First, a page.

Orland Park Prayer Center

The Prayer Center of Orland Park

A culture of Balance and Justice is the model and the prototype for humans to strive for, as they come together to establish an organic and dynamic society: “Thus We have made of you an Umma justly balanced.” [2:143]

This bench mark was achieved by Mohammad (S) and his companions in Medina, and hence that society became the field of study for every generation that aspires for Balance and Equilibrium. One must realize that the challenge before us today is how to do that in view of the changes and the challenges of the time and place we live in. Balance is presented in Quran as a prominent feature of the Universe: “And the heaven He has raised, and He has set up the balance, in order that you may not transgress balance. So, establish weight with justice and fall not short in the balance.” [55:7-9]

This feature is also universal and general: “And the earth We have spread out; set thereon mountains firm and immovable; and produced therein all kinds of things in due balance.” [15:19]

The Universe is under a direct order to seek Balance and Equilibrium. Sometimes the response to a certain degree of imbalance may manifest itself in a strong and vigorous fashion like hurricanes, earthquakes or tsunami, in order to restore Balance in the Universe. For humans, Balance is a challenge and a choice and hence, they are urged to seek Balance in their everyday life to maintain harmony with the Universe around them: “Thus, We have made of you an Umma justly balanced.” [2:143]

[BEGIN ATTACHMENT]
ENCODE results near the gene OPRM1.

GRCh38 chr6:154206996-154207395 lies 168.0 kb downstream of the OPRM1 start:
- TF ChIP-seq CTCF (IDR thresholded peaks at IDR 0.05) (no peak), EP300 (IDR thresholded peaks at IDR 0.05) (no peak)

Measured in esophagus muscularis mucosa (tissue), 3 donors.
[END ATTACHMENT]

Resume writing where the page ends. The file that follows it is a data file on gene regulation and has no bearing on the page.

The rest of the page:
Balance has been the vision and worldview of Prophet Mohammad (S) by which he defined his overarching mission. This vision preceded him. The model of Mohammad (S) and his disciples have been described in the Torah of Moses and in the Gospel of Jesus: “You see them bow and prostrate seeking grace from Allah and his good pleasure. On their faces are signs of their prostration. This is their similitude in Torah.” [48:29]

Torah addressed the social issues that confronted Moses and his followers and responded appropriately to their challenges. The followers of Moses have just been released from the tyranny, oppression, and torture of the Pharaoh. Their humanity is being restored after it has been weakened and destroyed. The teachings of the Torah emphasized actions that will bring them back to the world. They had to believe in themselves and their ability to act and make a difference in this existence. The model of Prophet Mohammad (S) and his companions in the Torah is emphasizing the dimension that may be overlooked in the process of change and reform. That dimension is spiritual and can be addressed and satisfied by the different forms of worship, like prayer, that will include bowing and prostration in the era of Mohammad.

In the Gospel, another bench mark was emphasized: “And their similitude in the Gospel is like a seed which sends forth its blade, then makes it strong; it then becomes thick, and it stands on its own stem.” [48:29]